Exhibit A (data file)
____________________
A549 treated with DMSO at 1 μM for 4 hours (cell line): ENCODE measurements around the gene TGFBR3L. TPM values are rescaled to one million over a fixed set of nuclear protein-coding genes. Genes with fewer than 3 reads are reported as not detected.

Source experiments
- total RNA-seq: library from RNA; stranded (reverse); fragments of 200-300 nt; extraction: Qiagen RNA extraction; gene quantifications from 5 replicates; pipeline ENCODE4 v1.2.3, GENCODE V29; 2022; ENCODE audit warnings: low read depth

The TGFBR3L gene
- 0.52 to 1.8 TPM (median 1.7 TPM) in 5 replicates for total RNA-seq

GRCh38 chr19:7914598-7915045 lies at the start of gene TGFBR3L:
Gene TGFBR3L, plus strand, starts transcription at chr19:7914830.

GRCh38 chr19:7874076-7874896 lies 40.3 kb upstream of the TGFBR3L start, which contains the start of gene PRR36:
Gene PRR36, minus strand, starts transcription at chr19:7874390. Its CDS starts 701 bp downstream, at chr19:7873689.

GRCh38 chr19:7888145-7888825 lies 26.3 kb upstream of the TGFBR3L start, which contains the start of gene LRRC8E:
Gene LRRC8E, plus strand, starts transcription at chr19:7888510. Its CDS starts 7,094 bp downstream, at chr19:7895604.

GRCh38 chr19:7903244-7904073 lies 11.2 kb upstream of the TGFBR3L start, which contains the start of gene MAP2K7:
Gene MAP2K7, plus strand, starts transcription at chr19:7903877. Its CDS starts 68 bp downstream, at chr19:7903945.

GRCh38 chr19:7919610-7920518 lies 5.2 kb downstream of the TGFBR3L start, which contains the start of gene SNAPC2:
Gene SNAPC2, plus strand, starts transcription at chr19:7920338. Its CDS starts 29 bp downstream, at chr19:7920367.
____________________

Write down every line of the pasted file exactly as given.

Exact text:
A549 treated with DMSO at 1 μM for 4 hours (cell line): ENCODE measurements around the gene TGFBR3L. TPM values are rescaled to one million over a fixed set of nuclear protein-coding genes. Genes with fewer than 3 reads are reported as not detected.

Source experiments
- total RNA-seq: library from RNA; stranded (reverse); fragments of 200-300 nt; extraction: Qiagen RNA extraction; gene quantifications from 5 replicates; pipeline ENCODE4 v1.2.3, GENCODE V29; 2022; ENCODE audit warnings: low read depth

The TGFBR3L gene
- 0.52 to 1.8 TPM (median 1.7 TPM) in 5 replicates for total RNA-seq

GRCh38 chr19:7914598-7915045 lies at the start of gene TGFBR3L:
Gene TGFBR3L, plus strand, starts transcription at chr19:7914830.

GRCh38 chr19:7874076-7874896 lies 40.3 kb upstream of the TGFBR3L start, which contains the start of gene PRR36:
Gene PRR36, minus strand, starts transcription at chr19:7874390. Its CDS starts 701 bp downstream, at chr19:7873689.

GRCh38 chr19:7888145-7888825 lies 26.3 kb upstream of the TGFBR3L start, which contains the start of gene LRRC8E:
Gene LRRC8E, plus strand, starts transcription at chr19:7888510. Its CDS starts 7,094 bp downstream, at chr19:7895604.

GRCh38 chr19:7903244-7904073 lies 11.2 kb upstream of the TGFBR3L start, which contains the start of gene MAP2K7:
Gene MAP2K7, plus strand, starts transcription at chr19:7903877. Its CDS starts 68 bp downstream, at chr19:7903945.

GRCh38 chr19:7919610-7920518 lies 5.2 kb downstream of the TGFBR3L start, which contains the start of gene SNAPC2:
Gene SNAPC2, plus strand, starts transcription at chr19:7920338. Its CDS starts 29 bp downstream, at chr19:7920367.